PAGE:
School officials optimistic about finishing year in-person
Tue, 02/23/2021 - 1:30pm caleb
As COVID-19 numbers continue to improve in the area, district remains committed to providing face to face learning
Caleb Casey | Managing Editor
The Crawford AuSable School District experienced a difficult time in November when staff shortages and an emergency order from the state forced a brief return to remote learning at some buildings, but school officials are now expressing optimism with regard to finishing the remainder of the school year with in-person sessions as COVID-19 numbers continue to improve in the area.
In mid-November, the Crawford AuSable School District closed Grayling Middle School and Grayling High School due to staff shortages caused in large part by people qualifying as “close contacts” and having to quarantine, said Justin Gluesing, Crawford AuSable School District Superintendent.
On Sunday, November 15, the Michigan Department of Health and Human Services issued a revised “Gatherings and Face Mask Order” that forced the closure – or “pause,” as state officials have often called it – of in-person learning at Michigan high schools for three weeks.
Gluesing said the school system would have likely faced a few more days of closed schools due to the staff shortages even if the MDHHS order hadn’t forced the shutdown of high schools. Gluesing said the shutdown was warranted based on the COVID-19 numbers at the time, but it was important for the school district to resume face to face learning when the numbers improved.
“The pause prior to winter break was needed based on what I was seeing. The return to in-person was also needed,” Gluesing said. “I was glad we were able to come back.”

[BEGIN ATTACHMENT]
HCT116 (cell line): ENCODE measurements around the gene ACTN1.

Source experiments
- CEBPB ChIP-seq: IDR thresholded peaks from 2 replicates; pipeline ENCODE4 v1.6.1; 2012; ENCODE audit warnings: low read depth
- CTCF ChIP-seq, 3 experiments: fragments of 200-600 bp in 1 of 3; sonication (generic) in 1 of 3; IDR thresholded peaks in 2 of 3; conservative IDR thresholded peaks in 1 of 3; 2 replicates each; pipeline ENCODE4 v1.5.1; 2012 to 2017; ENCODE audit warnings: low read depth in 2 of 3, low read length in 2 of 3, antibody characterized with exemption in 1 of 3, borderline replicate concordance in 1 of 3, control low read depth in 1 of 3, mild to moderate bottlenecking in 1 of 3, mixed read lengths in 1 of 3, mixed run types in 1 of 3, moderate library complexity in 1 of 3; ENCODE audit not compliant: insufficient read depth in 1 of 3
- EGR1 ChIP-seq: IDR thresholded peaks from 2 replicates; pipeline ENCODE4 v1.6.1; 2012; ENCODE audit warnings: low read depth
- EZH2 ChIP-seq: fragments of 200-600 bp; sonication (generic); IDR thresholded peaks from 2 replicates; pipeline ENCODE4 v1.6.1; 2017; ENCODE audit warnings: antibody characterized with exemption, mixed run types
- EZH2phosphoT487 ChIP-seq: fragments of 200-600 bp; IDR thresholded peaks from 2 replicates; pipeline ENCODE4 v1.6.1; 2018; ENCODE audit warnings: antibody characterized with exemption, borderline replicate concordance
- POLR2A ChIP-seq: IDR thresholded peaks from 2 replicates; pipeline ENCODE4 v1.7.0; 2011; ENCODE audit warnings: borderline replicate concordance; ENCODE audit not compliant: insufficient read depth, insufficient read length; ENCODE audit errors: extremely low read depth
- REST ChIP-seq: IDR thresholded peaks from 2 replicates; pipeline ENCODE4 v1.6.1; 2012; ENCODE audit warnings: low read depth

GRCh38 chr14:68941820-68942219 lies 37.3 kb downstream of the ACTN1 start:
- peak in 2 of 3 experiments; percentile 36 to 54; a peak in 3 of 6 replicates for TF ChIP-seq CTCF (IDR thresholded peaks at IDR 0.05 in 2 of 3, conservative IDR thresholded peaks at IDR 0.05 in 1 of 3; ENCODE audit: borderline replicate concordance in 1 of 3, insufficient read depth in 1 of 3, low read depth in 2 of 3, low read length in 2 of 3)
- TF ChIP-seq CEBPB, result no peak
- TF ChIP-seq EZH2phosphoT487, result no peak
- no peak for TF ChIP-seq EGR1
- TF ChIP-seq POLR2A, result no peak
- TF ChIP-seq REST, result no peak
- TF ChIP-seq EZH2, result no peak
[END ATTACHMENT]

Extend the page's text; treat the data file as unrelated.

Gluesing said the brief return to remote learning went well. He said it was much easier for high school students to transition to remote learning than some of the younger students because they did not require parents to guide them through the process. Gluesing said some technology adjustments made in the time between last spring and the start of the current school year also helped.
“It was a fairly seamless transition,” Gluesing said.
Gluesing said the district is still committed to completing the school year with in-person learning if possible, and he’s optimistic it will happen.
“Right now everything remains very positive, very optimistic,” Gluesing said.
He said staff and students are working well to keep the schools safely open.
Gluesing said many staff members received their second dose of the COVID-19 vaccine on Friday, February 19. Instead of closing school or having a remote learning day, staff members covered for each other during the vaccination appointments, Gluesing said.
“By the end of the month 100 percent of the staff who have requested vaccine will have received both doses,” Gluesing said. “All of the data continues to show that’s important.”
“I feel very good that we’ve been able to be in-person as long as we have,” Gluesing said. “That’s something I know we can feel proud of as a district. I’m glad that we made the decision to start in-person and stay in-person. That’s a credit to our staff and all the efforts they made to make this year happen. The kids have taken a lot of ownership too in helping with the day to day operations. The kids have been great. I feel very good about how things are going.”
The Michigan Department of Health and Human Services ended its ban on contact practices and competition for indoor high school sports in early February, and Grayling High School has hosted several basketball games and wrestling meets in the last three weeks. During the announcement of the revised order, MDHHS officials recommended that sports venues allow only two spectators per athlete, but Grayling High School – after getting more guidance from the state – settled on a set of regulations that offers a few more fans in the gymnasium.
“Things have gone well with that,” Gluesing said. “It’s good that we’ve been able to open a few more seats for spectators.”
Gluesing said people can also watch the games from home now with the district’s Pixellot camera system in place. The streaming of games is available through a subscription to the NFHS Network.
“It’s good that we have that additional option for family members who can’t be here,” Gluesing said. “It’s a great addition to our community’s ability to see the games and be a part of it.”